Step #6: Add Hooks If Needed
In Stone-Cold Heart, the first several scenes were each around 1200-2600 words, which work well for my typical chapter lengths. So for those, scene breaks equaled chapter breaks.
But the sixth scene was too long—over 3000 words—and in the page or two where it would make sense to break that scene apart, I didn’t have a good hook. No matter. If we can’t find a place or line that would make a good hook, we can add one in editing.
Case Study: How I Go from Scenes to Chapters
Personally, when I’m ready to break my draft into chapters, I transfer my story from Scrivener to MS Word (so it’s easier to get beta reader and editor feedback). Within Word, I switch to a mode where I can see two or more pages at once (such as Read Mode, Print Preview, or View>Side-to-Side), which helps me skim through while counting pages.
For example, let’s look at that sixth scene from Stone-Cold Heart. From one chapter to another, the scene doesn’t change setting, time, or point-of-view. And as I mentioned above, in draft mode, it didn’t have a good hook anywhere close to where I needed one—so in editing, I added one to make a chapter break work for the scene. *grin*
Before the Chapter Break in Scrivener:
In Scrivener, the scene flowed straight through these lines highlighted below:
How could someone so pushy make himself sound reasonable? It helped his case that he wasn’t hurting or molesting her in this position, like she’d first assumed he’d do.
“Fine.” She wedged her elbow between her side and his chest, creating as much space as possible between them despite the fact that he carried her, and she crossed her arms. “I’m listening.”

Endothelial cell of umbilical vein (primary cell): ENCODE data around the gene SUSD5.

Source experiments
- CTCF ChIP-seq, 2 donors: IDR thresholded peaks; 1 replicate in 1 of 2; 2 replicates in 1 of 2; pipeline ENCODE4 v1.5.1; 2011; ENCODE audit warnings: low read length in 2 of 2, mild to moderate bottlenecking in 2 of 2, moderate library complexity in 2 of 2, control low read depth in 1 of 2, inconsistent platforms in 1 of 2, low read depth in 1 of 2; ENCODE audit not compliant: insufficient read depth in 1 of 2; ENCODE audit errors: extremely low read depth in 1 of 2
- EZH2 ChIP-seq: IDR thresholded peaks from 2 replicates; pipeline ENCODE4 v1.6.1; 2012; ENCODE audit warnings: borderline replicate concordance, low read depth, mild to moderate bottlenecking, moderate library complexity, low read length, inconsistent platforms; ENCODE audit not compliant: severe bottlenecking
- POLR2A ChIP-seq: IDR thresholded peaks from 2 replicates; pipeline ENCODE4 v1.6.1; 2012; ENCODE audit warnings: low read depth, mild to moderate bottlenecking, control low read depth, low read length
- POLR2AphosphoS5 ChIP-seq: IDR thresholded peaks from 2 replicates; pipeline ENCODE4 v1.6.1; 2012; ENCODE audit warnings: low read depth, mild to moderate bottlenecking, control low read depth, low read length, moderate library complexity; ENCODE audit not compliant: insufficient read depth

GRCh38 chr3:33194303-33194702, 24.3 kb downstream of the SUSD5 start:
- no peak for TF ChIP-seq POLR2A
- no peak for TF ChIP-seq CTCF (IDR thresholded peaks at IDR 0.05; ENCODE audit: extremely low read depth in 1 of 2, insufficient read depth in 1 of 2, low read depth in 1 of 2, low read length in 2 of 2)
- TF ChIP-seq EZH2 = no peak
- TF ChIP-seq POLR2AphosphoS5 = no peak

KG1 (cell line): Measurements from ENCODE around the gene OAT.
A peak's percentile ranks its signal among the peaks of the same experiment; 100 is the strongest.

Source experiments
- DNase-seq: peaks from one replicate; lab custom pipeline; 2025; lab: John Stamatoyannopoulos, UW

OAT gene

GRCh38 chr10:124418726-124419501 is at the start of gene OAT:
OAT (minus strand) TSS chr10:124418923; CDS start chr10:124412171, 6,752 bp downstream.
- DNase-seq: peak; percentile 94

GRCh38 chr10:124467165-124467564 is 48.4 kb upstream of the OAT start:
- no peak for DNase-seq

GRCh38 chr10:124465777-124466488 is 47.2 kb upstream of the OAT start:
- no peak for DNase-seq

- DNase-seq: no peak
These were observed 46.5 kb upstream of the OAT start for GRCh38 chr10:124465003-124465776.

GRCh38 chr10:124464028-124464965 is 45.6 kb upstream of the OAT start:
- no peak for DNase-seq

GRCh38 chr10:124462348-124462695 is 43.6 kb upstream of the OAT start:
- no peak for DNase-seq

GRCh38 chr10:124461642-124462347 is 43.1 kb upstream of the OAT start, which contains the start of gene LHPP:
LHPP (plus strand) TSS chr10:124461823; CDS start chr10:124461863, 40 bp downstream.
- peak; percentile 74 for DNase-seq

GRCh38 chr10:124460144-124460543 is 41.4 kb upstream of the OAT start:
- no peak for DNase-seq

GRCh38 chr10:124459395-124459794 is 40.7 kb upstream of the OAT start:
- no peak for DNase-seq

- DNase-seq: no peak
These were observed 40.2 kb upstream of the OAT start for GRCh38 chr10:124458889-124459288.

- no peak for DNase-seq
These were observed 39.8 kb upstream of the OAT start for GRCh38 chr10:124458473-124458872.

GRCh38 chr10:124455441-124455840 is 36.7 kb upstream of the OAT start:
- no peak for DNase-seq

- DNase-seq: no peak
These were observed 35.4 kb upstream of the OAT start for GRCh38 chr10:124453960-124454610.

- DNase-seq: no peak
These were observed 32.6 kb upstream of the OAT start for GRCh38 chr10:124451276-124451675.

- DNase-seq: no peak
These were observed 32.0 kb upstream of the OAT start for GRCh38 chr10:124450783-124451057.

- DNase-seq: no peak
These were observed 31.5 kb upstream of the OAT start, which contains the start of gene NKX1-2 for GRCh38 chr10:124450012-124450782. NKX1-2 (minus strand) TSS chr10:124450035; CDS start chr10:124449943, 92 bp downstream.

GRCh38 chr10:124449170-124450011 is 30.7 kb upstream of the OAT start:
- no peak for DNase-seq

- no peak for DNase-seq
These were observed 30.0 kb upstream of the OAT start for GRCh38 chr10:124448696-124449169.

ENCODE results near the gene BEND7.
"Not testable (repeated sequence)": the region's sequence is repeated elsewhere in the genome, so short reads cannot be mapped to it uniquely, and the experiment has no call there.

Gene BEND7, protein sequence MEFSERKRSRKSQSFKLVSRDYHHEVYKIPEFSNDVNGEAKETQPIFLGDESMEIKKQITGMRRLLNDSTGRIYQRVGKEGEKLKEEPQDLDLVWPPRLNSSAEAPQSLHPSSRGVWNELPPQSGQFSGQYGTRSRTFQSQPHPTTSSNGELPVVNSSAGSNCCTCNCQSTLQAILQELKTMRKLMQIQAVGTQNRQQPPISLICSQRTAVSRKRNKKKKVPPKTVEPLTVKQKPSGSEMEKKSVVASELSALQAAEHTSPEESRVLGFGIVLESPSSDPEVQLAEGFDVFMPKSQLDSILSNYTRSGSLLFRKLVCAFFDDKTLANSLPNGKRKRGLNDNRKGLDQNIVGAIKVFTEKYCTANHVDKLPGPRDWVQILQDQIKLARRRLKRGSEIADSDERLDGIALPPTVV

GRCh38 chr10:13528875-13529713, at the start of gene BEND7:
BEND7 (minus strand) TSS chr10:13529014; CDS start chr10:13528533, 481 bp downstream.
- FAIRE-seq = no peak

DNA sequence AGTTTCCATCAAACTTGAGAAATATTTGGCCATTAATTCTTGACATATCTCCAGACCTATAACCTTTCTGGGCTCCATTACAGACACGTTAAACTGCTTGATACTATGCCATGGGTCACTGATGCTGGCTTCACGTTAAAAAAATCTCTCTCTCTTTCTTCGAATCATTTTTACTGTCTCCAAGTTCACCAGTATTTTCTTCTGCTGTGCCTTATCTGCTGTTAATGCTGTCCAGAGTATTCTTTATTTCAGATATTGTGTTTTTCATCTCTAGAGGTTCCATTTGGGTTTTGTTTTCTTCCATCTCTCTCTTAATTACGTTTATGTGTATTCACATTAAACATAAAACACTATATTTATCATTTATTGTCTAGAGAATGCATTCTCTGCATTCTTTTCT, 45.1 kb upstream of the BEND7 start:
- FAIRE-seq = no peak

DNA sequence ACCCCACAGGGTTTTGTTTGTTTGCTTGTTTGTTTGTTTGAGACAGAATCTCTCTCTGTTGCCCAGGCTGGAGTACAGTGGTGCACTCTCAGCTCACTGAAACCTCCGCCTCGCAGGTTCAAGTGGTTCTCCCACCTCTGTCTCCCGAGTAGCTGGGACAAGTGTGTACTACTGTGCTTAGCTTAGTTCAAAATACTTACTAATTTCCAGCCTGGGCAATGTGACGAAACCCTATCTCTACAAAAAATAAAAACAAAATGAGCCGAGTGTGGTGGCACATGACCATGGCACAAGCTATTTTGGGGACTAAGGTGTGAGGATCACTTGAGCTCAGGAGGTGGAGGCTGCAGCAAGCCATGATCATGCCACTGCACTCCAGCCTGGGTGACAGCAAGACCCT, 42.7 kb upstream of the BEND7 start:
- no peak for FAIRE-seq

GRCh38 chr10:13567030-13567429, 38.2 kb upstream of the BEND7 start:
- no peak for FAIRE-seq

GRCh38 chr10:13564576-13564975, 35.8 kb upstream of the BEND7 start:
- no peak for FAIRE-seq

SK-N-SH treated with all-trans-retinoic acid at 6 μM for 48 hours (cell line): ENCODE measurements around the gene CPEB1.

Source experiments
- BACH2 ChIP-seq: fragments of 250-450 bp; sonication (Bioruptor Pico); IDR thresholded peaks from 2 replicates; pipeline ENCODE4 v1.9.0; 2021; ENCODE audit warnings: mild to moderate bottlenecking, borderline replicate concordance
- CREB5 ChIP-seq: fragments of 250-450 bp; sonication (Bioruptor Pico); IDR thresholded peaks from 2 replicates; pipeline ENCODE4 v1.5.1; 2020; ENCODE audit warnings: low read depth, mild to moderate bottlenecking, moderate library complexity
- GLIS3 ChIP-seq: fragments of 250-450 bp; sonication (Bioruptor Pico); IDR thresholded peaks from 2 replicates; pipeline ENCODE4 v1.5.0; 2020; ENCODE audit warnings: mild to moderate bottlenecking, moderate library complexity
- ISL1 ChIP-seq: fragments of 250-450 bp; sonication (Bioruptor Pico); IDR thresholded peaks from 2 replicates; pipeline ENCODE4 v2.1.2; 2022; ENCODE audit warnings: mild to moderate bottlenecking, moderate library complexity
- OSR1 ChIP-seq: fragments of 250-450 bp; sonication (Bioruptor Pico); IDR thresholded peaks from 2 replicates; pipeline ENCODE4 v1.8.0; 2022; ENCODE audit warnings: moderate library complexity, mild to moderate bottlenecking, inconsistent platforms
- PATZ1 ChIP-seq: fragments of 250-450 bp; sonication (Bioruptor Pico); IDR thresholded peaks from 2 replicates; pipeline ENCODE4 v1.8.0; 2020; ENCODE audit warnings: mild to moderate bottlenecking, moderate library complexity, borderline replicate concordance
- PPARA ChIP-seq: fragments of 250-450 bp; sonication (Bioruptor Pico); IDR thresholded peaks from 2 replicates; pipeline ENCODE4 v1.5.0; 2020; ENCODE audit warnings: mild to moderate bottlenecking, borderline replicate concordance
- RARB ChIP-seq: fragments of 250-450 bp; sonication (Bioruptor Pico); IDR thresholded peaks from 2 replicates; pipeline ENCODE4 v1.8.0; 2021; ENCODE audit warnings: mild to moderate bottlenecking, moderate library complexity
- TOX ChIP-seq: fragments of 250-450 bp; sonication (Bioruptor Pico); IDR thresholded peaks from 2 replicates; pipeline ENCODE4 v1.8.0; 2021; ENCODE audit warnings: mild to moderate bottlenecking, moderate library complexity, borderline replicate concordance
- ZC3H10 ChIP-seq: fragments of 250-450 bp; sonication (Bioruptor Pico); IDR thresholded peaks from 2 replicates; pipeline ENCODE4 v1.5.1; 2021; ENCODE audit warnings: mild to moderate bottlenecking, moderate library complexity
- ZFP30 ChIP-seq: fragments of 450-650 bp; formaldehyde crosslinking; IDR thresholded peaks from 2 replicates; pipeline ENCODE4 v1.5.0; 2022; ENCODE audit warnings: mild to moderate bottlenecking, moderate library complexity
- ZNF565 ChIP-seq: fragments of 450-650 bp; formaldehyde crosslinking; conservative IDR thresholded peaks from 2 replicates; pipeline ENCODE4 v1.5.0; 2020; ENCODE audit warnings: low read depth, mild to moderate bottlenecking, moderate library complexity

Original draft in Scrivener without a hook:
(Note: Newsletter readers can click through to the post to view example pictures.)
After the Chapter Break in Word:
In Word, the highlighted lines were tweaked to add more sexual tension, insert a chapter hook at the chapter end, and a setting anchor at the beginning of the next chapter:
How could someone so pushy make himself sound reasonable? His damn-sexy accent made everything he said sound serious and important. It also helped his case that she was becoming hyperaware of everywhere their bodies touched and that he wasn’t molesting her in this position, like she’d first assumed he’d do.
Instead, he’d simply swept her off her feet. Literally.
Good thing she wasn’t the swoony type.
No matter what her hormones said.
From her back to her thighs, heat bloomed through Raquel’s clothes from Garrett’s firm hold of her. She needed to get his little show-and-tell over with. Now.
“Fine.” She wedged her elbow between her side and his chest, creating as much space as possible between them despite the fact that he carried her. She crossed her arms. “I’m listening.”
Edited version in Word with chapter-end hook:
Why Did I Make That Choice?
For my example above, the new chapter six is 6 pages long and chapter seven is 8 pages long. If I hadn’t created and inserted that new chapter hook and break, the chapter would have been 14 pages, which felt too long to me.